Shoreline Types in North Carolina
Shorelines in general can be delineated as to where the water meets the surface topography of the land. Shorelines are highly variable in the estuarine system and range from gently sloping land to steeply incised cliffs. The waterline (line of intersection on the land) is not constant and changes due to astronomical and wind tides, creating a shore zone. A major function of the shore zone is to absorb the energy of the water at the land and water interface. Due to the variability in slope, energy climate, sediment composition and other physical characteristics, a unique suite of organisms have adapted to live and utilize the resources of the various shoreline types. The estuarine shoreline is composed of a diverse array of shoreline types, ranging from organic and sediment bank shorelines to combination shorelines. Combination shorelines, which are a composite of two or more shoreline types, are representative of most of the estuarine shorelines.
Swamp Forest (Wetland Vegetation)
Swamp forests are very poorly drained forested wetlands or shrub/scrub communities that are regularly, occasionally, seasonally, or semi-permanently flooded by lunar tides, wind tides, and/or overbank flow. In the estuarine system, swamp forests occur along the margins of freshwater and brackish sounds and along the lower reaches of coastal rivers and streams. Swamp forests can occur directly on the estuarine shoreline or grade down a slope to marsh. A common example of swamp forest is tidal cypress gum swamp.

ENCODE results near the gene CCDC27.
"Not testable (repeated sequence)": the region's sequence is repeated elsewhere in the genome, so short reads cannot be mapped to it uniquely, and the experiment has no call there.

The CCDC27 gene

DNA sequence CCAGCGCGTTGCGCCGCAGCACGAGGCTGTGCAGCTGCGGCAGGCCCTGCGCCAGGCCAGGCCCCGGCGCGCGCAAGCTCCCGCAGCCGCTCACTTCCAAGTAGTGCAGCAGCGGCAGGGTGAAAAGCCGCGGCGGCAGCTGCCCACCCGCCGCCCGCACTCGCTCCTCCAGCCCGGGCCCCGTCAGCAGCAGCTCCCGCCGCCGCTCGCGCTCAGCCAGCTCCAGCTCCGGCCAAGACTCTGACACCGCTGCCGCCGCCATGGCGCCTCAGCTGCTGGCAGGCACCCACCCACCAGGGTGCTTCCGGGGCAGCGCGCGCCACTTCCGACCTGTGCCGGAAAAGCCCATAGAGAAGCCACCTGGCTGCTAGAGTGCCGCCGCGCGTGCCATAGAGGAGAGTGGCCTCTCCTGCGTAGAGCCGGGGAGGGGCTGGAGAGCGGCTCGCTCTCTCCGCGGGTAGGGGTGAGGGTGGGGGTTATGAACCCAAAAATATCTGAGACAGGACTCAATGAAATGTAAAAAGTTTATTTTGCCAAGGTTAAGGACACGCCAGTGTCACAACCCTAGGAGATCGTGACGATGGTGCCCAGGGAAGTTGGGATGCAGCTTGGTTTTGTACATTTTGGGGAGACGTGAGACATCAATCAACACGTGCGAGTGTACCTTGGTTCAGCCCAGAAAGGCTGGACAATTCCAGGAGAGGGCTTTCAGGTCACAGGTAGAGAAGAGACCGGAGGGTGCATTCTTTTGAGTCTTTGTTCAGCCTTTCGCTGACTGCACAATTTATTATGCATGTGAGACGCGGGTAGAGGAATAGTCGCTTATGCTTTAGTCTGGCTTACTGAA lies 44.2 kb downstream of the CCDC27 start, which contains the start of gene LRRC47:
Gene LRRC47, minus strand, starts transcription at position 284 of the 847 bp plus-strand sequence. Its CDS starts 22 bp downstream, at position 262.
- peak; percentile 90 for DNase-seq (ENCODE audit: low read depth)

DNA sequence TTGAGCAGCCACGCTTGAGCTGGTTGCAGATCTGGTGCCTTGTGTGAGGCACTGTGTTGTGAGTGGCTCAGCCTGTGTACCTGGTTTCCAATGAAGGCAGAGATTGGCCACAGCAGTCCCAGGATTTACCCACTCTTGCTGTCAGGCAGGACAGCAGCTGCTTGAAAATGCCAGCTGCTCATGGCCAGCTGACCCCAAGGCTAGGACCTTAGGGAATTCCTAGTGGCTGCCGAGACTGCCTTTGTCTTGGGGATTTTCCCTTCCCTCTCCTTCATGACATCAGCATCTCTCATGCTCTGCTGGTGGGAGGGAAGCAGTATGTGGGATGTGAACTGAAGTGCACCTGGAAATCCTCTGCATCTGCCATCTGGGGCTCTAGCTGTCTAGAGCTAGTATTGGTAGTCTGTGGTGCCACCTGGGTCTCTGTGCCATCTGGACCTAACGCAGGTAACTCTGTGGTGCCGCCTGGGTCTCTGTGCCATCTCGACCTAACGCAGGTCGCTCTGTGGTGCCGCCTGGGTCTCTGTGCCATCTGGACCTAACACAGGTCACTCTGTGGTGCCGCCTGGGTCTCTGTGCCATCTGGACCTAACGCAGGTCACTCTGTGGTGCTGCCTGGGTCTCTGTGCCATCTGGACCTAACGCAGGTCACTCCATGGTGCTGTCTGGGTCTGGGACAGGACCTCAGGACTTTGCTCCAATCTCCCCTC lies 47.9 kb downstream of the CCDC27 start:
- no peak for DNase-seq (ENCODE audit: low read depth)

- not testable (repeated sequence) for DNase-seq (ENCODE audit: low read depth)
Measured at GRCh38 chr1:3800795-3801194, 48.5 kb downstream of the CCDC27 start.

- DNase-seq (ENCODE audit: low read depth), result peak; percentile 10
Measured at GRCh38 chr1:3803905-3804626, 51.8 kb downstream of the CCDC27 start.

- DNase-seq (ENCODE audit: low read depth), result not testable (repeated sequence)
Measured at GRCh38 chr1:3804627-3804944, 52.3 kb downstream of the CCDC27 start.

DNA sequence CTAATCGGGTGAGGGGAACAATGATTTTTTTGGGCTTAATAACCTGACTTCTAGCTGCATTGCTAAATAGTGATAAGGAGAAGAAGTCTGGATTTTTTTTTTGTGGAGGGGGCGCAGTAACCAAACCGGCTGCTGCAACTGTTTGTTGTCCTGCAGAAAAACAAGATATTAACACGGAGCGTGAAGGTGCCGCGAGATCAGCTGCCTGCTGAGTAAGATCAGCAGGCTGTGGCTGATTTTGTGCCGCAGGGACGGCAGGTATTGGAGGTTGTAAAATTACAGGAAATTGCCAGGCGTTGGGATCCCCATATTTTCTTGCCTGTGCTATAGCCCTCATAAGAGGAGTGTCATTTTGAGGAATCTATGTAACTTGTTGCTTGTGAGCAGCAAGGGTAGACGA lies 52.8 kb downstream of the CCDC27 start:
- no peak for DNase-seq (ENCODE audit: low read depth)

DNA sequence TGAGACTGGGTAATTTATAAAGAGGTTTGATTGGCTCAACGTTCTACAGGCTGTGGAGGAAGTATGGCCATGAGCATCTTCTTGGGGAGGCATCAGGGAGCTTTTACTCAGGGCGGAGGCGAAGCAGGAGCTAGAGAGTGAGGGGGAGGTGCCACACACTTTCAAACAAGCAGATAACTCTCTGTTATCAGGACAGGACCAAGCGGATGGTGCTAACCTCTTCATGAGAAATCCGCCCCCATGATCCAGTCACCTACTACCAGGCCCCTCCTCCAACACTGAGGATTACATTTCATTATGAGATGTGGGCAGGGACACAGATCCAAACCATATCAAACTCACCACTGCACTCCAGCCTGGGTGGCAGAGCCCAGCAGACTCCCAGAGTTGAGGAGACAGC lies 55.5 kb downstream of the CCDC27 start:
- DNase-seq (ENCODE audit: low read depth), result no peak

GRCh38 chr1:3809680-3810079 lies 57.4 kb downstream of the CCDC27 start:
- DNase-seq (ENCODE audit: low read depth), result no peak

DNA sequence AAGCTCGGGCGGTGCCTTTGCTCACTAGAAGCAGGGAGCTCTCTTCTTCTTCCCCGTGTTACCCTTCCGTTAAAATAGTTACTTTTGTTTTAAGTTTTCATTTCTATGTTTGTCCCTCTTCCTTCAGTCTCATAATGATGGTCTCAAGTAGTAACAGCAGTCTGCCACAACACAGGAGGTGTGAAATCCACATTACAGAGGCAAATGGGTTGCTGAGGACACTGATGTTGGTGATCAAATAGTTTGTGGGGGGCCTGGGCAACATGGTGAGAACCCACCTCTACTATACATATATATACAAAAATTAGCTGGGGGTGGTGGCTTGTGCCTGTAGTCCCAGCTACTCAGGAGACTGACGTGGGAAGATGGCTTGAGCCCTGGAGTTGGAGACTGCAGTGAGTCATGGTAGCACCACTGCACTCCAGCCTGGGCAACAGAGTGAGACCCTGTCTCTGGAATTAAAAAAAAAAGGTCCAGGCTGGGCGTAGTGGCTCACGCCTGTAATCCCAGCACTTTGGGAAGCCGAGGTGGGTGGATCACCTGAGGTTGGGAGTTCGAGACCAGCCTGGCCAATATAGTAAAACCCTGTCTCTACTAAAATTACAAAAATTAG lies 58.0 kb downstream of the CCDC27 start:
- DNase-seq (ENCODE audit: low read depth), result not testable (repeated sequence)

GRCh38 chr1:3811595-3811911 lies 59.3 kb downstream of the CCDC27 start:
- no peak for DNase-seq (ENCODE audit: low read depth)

Marsh (Wetland Vegetation)
Coastal marshes are low-lying meadows of herbaceous plants that occur along the margins of estuaries and along the shorelines of coastal rivers and streams. Most marshes along the estuarine shoreline are subject to regular or irregular flooding by lunar tides and/or wind generated water level fluctuations. Common coastal marsh species include: Cord Grass, Black Needlerush, Glasswort, Salt Grass, Sea Lavender, Bulrush, Saw Grass, Cat-tail, Salt Meadow Grass, and Reed Grass.
Sediment bank shorelines are defined as any natural coastal area without wetland vegetation. They usually consist of a gently seaward sloping nearshore area and an associated steeply sloping, wave-cut/erosion scarp on the landward side of the beach. Sediment bank shorelines can also include characteristics such as sandy beaches, non wetland vegetation up to the water’s edge, or overwash areas on the barrier islands. Bluff shorelines are high sediment bank shorelines with a steep headland, escarpment, or cliff.
Modified with Engineered Structure
Modified with engineered structure shorelines are any shoreline with obviously visible erosion control shoreline structures. Property owners utilize bulkheads and riprap revetments to halt a loss of coastal property, to aid recreational activities, to keep shipping channels and ports open, for aesthetic purposes, or to simply hold the current shoreline in place.
Shorelines with SAV, Mudflats, Oysters, and/or Woody Debris
Shorelines can have SAV (Submerged Aquatic Vegetation), Mudflats, Oysters, and/or Woody Debris in the nearshore area. SAV is vegetation rooted in the substrate of a body of water (usually no deeper than 10 feet) that does not characteristically extend above the water surface and usually grows in beds. Mudflats are relatively flat, muddy regions found in inter-tidal areas that are exposed during times of low tide. An oyster reef is defined as a structure created by oysters growing on a firm substrate such as shell or rock, while subsequent generations attach to the older oysters, often forming clusters. Woody Debris is characterized by naturally occurring drowned trees, logs, and brush.